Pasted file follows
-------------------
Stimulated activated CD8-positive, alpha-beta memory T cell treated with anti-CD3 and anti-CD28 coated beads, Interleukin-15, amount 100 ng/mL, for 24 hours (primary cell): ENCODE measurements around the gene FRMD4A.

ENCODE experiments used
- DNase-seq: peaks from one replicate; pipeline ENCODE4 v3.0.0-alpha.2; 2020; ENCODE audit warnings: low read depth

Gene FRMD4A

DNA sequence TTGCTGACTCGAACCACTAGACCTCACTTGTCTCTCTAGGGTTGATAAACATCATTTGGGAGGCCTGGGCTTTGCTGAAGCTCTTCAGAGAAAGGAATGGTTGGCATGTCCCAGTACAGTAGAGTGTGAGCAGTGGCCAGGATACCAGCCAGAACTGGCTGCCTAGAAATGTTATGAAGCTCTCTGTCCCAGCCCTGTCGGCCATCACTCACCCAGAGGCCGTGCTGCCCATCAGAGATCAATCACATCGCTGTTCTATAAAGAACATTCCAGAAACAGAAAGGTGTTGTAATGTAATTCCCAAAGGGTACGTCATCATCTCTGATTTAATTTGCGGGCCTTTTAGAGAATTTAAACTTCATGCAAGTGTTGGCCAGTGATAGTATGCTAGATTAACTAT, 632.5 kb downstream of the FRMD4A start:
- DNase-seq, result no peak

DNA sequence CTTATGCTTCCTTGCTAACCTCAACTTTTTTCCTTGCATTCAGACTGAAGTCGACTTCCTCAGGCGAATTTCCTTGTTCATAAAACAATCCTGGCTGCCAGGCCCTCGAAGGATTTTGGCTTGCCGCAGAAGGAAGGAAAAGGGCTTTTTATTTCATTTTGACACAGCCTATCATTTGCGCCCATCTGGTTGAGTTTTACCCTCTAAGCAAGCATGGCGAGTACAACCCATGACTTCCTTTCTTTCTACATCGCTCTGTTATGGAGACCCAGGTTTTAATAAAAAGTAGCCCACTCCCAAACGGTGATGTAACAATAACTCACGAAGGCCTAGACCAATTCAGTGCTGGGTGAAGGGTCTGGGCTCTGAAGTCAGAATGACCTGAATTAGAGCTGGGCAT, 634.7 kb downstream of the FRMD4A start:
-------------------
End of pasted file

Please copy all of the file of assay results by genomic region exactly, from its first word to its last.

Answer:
Stimulated activated CD8-positive, alpha-beta memory T cell treated with anti-CD3 and anti-CD28 coated beads, Interleukin-15, amount 100 ng/mL, for 24 hours (primary cell): ENCODE measurements around the gene FRMD4A.

ENCODE experiments used
- DNase-seq: peaks from one replicate; pipeline ENCODE4 v3.0.0-alpha.2; 2020; ENCODE audit warnings: low read depth

Gene FRMD4A

DNA sequence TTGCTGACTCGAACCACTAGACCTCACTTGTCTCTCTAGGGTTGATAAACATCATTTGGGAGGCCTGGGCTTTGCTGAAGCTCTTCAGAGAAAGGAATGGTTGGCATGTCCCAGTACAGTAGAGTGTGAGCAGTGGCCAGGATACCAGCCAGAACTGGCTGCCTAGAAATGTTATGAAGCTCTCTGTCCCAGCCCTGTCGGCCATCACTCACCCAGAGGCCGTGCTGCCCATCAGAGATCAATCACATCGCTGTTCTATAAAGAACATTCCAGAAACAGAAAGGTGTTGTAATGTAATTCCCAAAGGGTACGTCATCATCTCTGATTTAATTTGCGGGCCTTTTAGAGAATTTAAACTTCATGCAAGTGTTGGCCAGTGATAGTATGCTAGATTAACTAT, 632.5 kb downstream of the FRMD4A start:
- DNase-seq, result no peak

DNA sequence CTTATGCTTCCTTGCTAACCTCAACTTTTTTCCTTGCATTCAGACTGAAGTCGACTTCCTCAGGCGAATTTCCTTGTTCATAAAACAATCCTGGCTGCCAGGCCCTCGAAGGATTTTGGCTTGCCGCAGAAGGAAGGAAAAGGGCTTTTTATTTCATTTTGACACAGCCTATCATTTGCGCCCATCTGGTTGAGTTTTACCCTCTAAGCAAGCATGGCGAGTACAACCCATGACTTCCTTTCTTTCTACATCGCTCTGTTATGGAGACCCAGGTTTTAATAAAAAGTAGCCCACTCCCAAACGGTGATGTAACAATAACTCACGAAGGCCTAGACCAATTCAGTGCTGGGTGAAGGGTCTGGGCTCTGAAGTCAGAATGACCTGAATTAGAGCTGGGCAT, 634.7 kb downstream of the FRMD4A start: